A New Life in Furniture

Over the last few years, many people have found value in buying pre-owned items from clothing to household items to furniture. Some of the most enjoyable moments in buying used is when you find something far better than you would have encountered had you gone to a big box store! It’s like winning the lottery!!

Pre-owned furniture has some definite advantages over buying new including no out gassing in your home, a second life product, no raw materials used in it’s second life, more of your money stays local , less expensive – more value, more variety, higher quality AND one less new item purchased encourages fewer new items made therefore reducing production waste. My rule for purchasing anything is to try to find a used product first before looking at a new one. I have found that I can most often find what I am looking for and often find better than I expected in a new item.

Recently I had the pleasure of meeting the owner of a local furniture consignment shop. Lisa Gaynor of “Design it With Consignment” has always loved furniture and made a career of it when she opened her first 4000 sq ft shop off S. Lamar six years ago. Her upscale consignment shop features brand names and high quality for 50 – 75% of the original purchase price. Lisa is moving her showroom to Steck and Mopac, expanding to 10,000 s.f. of showroom space. The new showroom will open sometime in February.

I talked with Lisa to find out how she finds quality home furnishings for her shop and she happily shared her secrets. In an upholstered piece of furniture, you should feel only the padding, not the frame, when you press down on the arm. Next, look at the cushion to inspect the zipper. A pocket for the zipper tap is a good sign. A better quality cushion will have the foam inside the cushion wrapped in netting, muslin or olefin.

Case goods are any piece of wood furniture. When looking for quality, run your hand along the back side of a hutch or dresser to feel for solid wood in lieu of particle board. In drawers, look for interlocking joints. Veneers are not always bad, especially if the veneer is a thick layer of a rare wood that has been artfully applied to a solid base. A well done job is tricky, and requires years of training. If a good veneer is done on a solid wood base, that is a good sign and is found on quality table tops, to prevent them from warping or cupping over time.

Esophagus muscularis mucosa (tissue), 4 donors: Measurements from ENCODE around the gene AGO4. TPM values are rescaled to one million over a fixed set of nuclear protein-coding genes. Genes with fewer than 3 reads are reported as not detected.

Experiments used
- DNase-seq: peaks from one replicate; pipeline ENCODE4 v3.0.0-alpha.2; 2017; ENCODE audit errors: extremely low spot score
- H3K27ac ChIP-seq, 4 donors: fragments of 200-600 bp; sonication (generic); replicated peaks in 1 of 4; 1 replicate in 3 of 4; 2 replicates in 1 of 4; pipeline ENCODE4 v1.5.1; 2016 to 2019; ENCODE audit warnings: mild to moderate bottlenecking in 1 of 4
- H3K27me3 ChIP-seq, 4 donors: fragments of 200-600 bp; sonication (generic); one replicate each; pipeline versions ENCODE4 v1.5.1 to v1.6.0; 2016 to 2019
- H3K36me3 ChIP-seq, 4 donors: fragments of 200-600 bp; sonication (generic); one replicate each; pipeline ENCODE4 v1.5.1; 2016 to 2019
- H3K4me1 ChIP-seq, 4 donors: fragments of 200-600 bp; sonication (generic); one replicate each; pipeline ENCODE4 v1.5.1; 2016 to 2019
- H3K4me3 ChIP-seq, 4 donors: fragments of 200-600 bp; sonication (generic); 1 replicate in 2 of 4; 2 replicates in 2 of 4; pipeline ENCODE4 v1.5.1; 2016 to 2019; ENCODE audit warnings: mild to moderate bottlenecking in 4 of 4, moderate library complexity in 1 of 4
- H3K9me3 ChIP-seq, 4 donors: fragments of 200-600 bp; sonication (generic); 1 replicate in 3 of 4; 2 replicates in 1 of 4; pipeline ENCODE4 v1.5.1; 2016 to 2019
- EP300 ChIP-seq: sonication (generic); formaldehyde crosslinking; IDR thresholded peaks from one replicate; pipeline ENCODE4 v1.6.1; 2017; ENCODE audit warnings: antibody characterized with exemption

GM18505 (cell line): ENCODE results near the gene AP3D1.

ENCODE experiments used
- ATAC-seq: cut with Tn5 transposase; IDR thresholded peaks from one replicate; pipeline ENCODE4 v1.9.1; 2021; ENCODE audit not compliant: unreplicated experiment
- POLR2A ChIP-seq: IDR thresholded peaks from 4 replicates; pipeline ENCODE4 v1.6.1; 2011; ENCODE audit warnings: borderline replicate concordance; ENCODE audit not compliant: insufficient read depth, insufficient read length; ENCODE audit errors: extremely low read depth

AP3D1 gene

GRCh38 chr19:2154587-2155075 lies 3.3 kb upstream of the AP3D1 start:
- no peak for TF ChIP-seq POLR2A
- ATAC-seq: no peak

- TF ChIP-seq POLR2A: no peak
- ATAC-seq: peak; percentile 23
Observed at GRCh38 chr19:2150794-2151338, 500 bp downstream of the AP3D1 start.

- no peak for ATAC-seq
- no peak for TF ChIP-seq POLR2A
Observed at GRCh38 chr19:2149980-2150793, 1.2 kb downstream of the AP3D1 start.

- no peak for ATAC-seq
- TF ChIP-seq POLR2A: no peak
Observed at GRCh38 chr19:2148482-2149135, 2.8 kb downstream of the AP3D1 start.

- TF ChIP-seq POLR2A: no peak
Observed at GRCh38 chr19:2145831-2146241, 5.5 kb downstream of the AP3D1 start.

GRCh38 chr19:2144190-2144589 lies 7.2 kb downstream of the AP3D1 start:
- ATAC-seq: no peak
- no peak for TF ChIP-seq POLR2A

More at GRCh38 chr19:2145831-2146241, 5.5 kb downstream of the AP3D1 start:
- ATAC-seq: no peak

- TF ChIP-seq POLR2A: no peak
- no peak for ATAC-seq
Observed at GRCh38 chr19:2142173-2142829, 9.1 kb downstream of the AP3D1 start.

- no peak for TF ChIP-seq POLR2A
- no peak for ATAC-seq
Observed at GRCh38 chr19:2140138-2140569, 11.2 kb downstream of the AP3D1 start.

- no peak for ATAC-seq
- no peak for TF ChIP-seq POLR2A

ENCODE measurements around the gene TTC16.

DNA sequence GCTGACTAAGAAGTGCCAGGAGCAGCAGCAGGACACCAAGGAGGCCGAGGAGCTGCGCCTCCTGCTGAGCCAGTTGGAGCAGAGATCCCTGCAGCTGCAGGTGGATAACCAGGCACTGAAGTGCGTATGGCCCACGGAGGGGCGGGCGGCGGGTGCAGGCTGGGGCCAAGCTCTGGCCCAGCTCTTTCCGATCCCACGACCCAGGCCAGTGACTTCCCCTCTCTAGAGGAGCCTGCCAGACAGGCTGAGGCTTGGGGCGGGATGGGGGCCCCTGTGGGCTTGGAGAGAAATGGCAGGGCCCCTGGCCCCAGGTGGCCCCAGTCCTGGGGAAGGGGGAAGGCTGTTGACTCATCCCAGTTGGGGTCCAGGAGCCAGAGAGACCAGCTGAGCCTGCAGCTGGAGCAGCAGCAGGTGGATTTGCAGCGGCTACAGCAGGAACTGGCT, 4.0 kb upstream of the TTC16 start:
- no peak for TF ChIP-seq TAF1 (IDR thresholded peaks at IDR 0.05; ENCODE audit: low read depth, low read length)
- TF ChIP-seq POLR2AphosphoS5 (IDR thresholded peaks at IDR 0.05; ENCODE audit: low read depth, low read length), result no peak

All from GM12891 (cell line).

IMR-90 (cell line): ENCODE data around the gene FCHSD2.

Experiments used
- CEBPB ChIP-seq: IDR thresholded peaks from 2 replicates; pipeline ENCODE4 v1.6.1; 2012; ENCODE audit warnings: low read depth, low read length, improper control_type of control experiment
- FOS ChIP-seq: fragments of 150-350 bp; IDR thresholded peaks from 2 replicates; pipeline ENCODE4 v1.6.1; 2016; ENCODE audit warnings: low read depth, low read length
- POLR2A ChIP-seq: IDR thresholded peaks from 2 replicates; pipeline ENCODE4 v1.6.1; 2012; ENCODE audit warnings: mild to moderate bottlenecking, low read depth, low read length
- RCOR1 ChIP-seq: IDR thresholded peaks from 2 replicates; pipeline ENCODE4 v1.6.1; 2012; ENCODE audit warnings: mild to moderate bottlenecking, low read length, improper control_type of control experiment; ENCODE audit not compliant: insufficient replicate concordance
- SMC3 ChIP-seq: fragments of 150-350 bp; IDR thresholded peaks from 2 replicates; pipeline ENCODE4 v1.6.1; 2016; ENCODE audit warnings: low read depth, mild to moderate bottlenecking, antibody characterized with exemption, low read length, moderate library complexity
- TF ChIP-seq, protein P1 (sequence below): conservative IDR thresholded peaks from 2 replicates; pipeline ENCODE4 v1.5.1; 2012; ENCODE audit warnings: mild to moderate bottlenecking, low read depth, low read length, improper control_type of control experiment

Lisa has found many simple and crafty ways to take care of and repair furniture. Simply keeping it clean with a microfiber cloth or regular vacuuming will make a big difference. Dust, dog hair and crumbs get caked into the upholstery which damages the fabric and is also not healthy. It is very rare to find a high quality resale shop that will take upholstery furniture which lived with a smoker.

For very delicate upholstery like tapestry or sequined pieces, she uses a panty hose over the vacuum hose! Clever!

Wood furniture is porous and needs to be moisturized. Lisa uses Natchez Solution ; a solution of lemon oil and beeswax. She conditions her wood 2 times a year and applies it with her bare hands because it is good for skin too! Let it sit for 20 minutes and polish off. This will also cut down your future dusting time.

For heat rings or overly waxed furniture, Lisa uses a product by Old Masters called Cleaner and Wax Remover It is very thin, like water and is applied with 4/0 very fine steel wool. Gently scrub the waxy build up in the direction of the wood grain and let it sit for 20-30 minutes. The wood gets a white haze which is unattractive, but you can feel that the wax is gone. Buff off the haze with a soft cloth. The next day, use Howard Restor-A-Finish with a color to match your wood. Apply with 4/0 steel wool, (in the direction of the wood grain) let it soak in. This may take 20 minutes to overnight, depending on the condition of the piece, and remove with soft cloth. 6 months later begin your Natchez treatments 2 times per year.

Lisa also likes to use the Melaleuca laundry products as a superior spot cleaner on upholstery. She recommends using the lowest concentration and strengthen as needed until the spot is removed. Always test on an inconspicuous spot first.

Lisa’s new showroom is located at 3301 Steck Avenue and the phone number is 512-301-9800

Visit her website at www.dwconsignment.com. Lisa was kind enough to share so many of her time honored tricks and secrets, but I am sure she kept some to herself. Visit her lovely show room and you will be amazed at the quality and beauty of her furniture with a new life.